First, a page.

You wouldn’t think we are at 71°N, with today’s temperature: 22°C, warmer even than in Rome and hardly any wind. This means mosquito bonanza!
Nearly all Arctic Skuas have hatched by now, but we have seen no chicks older than 1 or 2 days and several nests with dead chicks. The feeling that the food situation is bleak this year settles in more and more. Arctic Terns are not breeding either and one skua threw up a vole. The outskirts of the colony are either vacant or birds hang around but have not produced eggs.
The only breeding pair of Great Skuas lost their chicks within a few days, another sign that even they cannot feed their chicks. The logger information shows that the breeding Arctic skuas go out to sea sometimes for more than a full day leaving their partner at the nest.
In the meantime we managed to recapture 19 individuals from last year. It was a struggle against time, since many nests hatched so early. Catching them on a nest with a chick does not seem to work at all. Apparently the chicks need less brooding than e.g. waders and if we take the chick away they won’t return to the nest to sit on the egg left. Also we found out there are at least 50 ways why the catching fails, despite the fact that the snare system works well in principle. Either the battery power is too low, the bird simply escapes, the distance is too far for the remote control, the bird won’t sit down or in the worst case, the coil of the snare is broken.
The loggered birds showed the same variation as last year, wintering in south-America, South Africa, the Caribean, West Africa and one even off the coast of Spain. Of the four couples we recaptured the partners each went their own way, so they probably meet each other only here on the breeding grounds again.
On the Red-necked Phalarope front we also had some successes: 4 recaptured birds. One loggered bird lost its logger and one lost its nest, making catching impossible. Three of them went to the Arabian Sea, one even as far south as Mozambique. Of two of the birds we had tracks from last year. The tracks in the consecutive years were nearly copies!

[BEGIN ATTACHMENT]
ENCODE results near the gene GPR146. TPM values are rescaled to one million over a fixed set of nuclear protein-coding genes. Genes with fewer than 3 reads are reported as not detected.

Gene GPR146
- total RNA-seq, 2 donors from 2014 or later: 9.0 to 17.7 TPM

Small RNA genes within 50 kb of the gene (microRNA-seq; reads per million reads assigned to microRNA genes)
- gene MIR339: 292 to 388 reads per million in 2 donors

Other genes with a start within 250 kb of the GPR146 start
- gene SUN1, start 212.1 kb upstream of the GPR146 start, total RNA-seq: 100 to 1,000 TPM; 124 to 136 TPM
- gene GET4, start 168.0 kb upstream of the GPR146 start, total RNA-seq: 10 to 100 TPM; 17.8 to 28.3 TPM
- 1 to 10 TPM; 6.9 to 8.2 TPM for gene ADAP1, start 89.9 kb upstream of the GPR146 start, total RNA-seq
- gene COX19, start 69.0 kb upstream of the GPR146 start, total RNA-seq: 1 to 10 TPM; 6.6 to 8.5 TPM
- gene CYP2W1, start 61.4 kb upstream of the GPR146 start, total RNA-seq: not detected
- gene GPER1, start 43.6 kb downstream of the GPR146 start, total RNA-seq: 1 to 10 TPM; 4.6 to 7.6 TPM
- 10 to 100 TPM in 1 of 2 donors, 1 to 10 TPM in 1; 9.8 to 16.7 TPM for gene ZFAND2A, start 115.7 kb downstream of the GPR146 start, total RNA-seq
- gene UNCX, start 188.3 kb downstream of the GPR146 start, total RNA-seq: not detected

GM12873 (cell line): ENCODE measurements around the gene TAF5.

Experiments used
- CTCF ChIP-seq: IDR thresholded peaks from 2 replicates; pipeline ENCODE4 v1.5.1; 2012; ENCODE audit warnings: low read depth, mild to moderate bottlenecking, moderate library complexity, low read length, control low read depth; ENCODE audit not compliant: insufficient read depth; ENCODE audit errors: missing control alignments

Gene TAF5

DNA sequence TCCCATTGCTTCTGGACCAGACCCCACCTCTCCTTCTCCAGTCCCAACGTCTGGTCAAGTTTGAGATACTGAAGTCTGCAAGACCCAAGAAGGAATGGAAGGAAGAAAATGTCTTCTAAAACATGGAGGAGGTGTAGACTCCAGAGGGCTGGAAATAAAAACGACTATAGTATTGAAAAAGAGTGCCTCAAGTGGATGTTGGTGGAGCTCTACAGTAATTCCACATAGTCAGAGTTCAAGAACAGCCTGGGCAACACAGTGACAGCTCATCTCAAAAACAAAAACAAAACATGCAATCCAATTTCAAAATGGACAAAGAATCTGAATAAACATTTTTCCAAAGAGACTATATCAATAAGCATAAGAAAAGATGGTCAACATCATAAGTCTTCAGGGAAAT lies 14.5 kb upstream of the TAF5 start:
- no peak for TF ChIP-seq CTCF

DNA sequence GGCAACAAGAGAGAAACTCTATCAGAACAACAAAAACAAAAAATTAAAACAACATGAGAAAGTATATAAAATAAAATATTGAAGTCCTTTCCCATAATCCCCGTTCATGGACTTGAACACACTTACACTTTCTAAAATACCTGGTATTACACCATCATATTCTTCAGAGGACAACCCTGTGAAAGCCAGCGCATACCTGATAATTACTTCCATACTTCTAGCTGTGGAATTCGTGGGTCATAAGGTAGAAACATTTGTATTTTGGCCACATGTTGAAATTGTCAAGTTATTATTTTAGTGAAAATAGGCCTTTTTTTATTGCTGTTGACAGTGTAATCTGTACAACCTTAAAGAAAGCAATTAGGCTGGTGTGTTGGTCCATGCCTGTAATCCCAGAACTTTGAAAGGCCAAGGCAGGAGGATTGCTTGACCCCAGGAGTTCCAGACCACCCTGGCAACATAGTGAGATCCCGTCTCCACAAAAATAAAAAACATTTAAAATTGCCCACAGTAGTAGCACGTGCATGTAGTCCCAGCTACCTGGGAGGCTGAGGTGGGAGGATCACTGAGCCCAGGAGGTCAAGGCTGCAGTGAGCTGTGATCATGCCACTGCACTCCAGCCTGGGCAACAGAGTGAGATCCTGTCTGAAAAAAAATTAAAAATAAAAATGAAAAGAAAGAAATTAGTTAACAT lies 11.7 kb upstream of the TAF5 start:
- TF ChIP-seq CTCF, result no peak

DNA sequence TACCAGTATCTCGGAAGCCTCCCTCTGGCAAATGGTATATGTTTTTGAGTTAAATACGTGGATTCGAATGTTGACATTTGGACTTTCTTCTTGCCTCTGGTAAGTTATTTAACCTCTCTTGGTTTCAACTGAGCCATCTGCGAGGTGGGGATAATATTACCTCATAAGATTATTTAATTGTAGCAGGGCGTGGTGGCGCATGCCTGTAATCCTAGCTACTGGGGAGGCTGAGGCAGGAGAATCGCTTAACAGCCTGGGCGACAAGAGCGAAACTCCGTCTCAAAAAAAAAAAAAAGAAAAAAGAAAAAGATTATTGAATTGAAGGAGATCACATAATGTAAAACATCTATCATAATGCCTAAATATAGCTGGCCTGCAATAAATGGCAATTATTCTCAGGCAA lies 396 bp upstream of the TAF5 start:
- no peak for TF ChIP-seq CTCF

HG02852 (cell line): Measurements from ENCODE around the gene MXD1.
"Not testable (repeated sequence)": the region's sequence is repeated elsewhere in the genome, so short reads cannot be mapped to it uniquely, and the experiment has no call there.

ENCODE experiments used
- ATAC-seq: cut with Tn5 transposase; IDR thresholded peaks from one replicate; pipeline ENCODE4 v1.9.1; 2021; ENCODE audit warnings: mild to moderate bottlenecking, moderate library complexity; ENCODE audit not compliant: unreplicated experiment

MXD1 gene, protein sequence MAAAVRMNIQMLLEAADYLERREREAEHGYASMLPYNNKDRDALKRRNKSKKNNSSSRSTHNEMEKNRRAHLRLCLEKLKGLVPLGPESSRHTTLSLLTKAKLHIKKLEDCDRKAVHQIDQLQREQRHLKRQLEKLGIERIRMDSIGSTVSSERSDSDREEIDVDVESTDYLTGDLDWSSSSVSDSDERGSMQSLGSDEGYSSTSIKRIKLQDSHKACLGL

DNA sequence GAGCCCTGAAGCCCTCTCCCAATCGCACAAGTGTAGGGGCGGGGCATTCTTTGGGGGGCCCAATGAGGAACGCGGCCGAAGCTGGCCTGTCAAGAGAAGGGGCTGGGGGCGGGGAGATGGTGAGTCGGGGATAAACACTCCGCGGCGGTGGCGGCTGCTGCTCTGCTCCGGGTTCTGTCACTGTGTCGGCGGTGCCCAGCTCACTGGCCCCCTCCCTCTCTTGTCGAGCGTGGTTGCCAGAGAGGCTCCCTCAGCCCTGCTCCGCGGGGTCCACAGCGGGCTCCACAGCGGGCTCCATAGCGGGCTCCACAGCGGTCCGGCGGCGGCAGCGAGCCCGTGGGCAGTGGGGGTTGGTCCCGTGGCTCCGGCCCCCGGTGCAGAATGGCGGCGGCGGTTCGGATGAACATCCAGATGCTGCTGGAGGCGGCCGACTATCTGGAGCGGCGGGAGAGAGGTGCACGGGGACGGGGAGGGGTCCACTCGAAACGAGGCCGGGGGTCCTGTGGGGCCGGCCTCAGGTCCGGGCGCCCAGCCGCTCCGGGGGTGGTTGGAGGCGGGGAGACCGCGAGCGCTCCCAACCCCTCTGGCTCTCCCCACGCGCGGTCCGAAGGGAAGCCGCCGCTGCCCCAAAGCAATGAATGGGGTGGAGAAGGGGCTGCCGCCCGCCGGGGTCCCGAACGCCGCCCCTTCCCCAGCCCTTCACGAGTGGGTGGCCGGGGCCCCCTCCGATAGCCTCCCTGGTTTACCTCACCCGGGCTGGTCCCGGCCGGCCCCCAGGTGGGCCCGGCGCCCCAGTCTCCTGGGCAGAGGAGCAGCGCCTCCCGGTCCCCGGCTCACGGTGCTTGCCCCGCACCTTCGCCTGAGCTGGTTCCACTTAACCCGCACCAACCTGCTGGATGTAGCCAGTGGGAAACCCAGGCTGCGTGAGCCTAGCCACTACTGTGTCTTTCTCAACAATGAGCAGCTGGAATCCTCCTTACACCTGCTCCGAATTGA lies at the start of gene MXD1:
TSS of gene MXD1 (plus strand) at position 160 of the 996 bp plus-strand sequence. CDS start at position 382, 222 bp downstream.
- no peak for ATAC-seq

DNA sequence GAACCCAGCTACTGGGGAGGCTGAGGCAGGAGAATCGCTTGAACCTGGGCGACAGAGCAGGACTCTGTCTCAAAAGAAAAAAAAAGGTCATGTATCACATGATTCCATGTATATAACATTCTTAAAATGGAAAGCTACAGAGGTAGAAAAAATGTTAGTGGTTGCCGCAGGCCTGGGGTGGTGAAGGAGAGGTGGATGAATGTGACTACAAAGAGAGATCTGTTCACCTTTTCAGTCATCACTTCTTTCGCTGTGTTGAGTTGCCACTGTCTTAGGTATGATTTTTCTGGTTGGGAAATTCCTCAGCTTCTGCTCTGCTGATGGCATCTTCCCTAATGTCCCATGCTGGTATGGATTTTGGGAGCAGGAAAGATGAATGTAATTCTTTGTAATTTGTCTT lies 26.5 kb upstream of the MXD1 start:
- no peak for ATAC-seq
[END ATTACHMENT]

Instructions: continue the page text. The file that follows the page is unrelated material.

Today we had a foreign surprise up in Björkfjället… Johannes has been studying Dunlins around Ammarnäs since 2008. Since last year, we have been collaborating in a circumpolar project on nest predation/survival rates in sandpiper species, focussing on Dunlin. This year, this was extended with another circumpolar collaboration, which aims to map the migration route of all subspecies of Dunlin (there are quite a few, depending on your taxonomic taste).
This morning we went up to Björkfjället to deploy geolocators on three Dunlins. After I retrieved the third bird from the trap, I noticed it had a metal ring! In previous years, Johannes colour-ringed a number of adults, and metal-ringed many chicks in the preceding years. Hence, my first and only thought was ‘this must be a bird ringed as a chick by Johannes’. Little did I know… I handed the bird to Christian, who had a proper look at the ring. ‘PARIS’ it read!! Hence, this bird got his ring somewhere in France.
Dunlins colour-ringed at Ammarnäs have been resighted in, e.g., The Netherlands and Portugal, showing a south-western migration direction. In this respect, the connection with France is not very surprising. However, which stopovers individuals use for what period is not revealed by these colour-ring resightings, but will hopefully be uncovered next year… if we manage to recapture them!